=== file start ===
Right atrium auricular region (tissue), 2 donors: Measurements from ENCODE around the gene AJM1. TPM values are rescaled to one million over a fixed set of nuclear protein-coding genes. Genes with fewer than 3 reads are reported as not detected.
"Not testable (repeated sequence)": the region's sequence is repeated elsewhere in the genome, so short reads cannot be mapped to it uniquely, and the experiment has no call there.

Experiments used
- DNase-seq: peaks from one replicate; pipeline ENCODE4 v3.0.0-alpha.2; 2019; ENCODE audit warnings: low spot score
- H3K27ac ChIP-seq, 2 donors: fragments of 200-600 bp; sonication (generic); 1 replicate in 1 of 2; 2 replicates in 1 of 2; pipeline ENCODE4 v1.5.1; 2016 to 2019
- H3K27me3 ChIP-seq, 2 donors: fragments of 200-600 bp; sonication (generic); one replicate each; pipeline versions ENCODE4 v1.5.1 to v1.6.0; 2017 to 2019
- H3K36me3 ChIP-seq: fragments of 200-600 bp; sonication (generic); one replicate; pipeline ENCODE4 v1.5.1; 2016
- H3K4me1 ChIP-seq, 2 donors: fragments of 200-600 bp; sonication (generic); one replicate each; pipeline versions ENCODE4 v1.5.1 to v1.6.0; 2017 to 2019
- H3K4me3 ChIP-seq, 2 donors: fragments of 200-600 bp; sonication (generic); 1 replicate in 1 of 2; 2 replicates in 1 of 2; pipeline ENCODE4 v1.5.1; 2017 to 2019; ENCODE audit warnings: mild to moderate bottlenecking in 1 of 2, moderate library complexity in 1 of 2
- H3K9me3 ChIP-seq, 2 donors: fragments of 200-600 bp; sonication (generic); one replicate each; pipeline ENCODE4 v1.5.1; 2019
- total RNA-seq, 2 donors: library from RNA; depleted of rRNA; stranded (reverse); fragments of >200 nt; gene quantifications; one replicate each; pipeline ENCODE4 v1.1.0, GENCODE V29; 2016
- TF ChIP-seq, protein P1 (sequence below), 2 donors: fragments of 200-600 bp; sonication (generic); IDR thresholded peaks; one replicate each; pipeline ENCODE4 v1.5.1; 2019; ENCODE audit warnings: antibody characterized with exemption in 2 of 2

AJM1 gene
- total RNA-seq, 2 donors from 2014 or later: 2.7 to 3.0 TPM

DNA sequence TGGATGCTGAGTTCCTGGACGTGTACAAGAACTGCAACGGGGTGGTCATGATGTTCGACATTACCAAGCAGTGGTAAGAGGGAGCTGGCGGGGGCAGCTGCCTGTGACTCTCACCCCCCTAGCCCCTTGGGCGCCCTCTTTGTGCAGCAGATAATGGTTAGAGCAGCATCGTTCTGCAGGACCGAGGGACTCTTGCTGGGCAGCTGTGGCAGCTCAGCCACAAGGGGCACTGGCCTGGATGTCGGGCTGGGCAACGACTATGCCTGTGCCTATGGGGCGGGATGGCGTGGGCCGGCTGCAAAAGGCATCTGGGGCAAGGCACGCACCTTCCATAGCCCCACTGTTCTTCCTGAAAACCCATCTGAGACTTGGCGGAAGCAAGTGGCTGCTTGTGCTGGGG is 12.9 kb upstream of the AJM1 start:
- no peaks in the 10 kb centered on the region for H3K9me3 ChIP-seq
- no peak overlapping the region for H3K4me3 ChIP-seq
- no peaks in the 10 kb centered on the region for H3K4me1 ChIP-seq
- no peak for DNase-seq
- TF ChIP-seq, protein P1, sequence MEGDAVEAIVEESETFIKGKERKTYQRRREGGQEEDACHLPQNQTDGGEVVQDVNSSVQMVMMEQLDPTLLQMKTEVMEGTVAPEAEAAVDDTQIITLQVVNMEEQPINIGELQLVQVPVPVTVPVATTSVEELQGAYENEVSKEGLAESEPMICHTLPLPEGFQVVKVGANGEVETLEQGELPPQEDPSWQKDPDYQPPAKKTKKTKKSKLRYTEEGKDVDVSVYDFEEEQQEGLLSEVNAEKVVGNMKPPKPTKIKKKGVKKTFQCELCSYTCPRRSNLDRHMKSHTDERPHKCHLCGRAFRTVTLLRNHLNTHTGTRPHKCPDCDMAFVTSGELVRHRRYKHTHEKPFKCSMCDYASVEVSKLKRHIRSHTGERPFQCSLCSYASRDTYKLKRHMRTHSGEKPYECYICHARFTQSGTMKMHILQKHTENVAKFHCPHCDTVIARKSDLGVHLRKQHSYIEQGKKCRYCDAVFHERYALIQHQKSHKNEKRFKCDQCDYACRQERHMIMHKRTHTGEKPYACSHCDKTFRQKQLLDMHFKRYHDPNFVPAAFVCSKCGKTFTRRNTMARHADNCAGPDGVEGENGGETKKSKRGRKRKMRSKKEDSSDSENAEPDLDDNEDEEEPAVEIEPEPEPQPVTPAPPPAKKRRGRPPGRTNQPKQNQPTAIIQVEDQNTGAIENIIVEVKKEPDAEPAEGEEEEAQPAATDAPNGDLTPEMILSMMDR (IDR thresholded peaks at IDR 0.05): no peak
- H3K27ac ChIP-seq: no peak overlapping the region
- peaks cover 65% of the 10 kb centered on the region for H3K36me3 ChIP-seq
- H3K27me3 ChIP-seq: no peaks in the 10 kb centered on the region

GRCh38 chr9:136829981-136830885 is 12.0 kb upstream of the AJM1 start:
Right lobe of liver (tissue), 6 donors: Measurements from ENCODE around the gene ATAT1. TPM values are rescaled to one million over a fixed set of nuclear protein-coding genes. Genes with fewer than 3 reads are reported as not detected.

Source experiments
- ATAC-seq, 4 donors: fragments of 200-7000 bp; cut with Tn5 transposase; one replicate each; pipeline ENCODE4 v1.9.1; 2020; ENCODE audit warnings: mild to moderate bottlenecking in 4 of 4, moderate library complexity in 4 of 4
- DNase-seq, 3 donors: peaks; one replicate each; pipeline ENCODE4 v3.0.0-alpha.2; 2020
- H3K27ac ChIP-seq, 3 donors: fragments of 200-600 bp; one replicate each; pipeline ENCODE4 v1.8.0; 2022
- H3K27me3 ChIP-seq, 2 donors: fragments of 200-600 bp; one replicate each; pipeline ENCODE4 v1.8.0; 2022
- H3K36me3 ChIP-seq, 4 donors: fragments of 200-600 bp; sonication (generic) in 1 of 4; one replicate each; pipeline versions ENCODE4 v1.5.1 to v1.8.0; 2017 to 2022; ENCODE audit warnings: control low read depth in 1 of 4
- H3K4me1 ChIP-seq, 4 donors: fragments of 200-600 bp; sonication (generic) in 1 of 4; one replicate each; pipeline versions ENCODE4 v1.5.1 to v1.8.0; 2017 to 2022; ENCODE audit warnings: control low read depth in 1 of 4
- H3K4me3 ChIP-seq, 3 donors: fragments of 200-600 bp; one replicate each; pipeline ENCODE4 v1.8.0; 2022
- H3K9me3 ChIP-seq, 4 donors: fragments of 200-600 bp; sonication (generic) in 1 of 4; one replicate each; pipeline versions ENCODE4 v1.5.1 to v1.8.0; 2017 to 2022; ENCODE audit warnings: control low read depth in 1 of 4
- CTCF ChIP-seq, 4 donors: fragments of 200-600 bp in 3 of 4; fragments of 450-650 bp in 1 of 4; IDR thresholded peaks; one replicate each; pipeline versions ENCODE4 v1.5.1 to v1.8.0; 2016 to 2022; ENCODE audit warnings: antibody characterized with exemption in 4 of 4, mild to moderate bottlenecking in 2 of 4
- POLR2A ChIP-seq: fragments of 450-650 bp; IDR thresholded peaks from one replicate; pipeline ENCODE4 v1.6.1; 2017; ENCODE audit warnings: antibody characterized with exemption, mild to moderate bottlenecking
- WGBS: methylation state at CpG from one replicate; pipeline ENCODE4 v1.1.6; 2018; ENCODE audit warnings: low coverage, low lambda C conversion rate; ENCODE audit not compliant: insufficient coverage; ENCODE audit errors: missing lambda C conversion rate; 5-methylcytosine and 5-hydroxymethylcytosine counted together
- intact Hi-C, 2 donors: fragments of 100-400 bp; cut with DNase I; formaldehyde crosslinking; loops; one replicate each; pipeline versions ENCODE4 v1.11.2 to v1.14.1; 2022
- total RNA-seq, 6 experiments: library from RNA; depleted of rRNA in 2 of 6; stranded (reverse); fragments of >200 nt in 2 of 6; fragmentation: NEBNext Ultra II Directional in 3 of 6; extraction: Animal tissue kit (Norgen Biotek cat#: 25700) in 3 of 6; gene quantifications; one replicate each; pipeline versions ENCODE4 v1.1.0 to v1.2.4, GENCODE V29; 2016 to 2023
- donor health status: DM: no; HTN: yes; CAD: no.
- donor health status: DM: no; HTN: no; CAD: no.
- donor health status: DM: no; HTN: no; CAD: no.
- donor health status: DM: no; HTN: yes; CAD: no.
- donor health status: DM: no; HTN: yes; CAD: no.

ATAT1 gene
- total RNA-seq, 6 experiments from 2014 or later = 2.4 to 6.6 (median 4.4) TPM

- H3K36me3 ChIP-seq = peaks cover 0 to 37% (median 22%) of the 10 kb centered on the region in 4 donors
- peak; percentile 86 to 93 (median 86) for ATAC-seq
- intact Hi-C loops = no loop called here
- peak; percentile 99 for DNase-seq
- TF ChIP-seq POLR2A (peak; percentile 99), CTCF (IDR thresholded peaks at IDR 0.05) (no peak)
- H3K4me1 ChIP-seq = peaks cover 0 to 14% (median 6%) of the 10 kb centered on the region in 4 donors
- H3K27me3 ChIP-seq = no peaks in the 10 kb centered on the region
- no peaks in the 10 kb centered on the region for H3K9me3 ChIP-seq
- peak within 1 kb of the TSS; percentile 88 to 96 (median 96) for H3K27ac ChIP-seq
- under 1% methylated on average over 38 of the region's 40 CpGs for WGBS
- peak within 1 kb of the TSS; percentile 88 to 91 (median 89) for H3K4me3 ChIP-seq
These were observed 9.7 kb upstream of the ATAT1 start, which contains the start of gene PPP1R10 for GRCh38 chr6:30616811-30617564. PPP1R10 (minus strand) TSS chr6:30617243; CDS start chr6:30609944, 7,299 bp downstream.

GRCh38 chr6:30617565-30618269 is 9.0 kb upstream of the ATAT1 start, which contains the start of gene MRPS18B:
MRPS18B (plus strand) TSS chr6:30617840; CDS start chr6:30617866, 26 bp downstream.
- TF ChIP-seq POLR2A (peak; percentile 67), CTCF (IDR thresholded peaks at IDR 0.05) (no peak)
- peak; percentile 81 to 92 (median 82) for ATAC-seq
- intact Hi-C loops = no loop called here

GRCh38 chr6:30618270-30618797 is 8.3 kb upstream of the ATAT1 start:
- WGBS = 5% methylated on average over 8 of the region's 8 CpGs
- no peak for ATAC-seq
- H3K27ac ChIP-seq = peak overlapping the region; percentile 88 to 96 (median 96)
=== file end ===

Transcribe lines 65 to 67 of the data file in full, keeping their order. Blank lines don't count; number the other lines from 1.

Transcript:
- WGBS = 5% methylated on average over 8 of the region's 8 CpGs
- no peak for ATAC-seq
- H3K27ac ChIP-seq = peak overlapping the region; percentile 88 to 96 (median 96)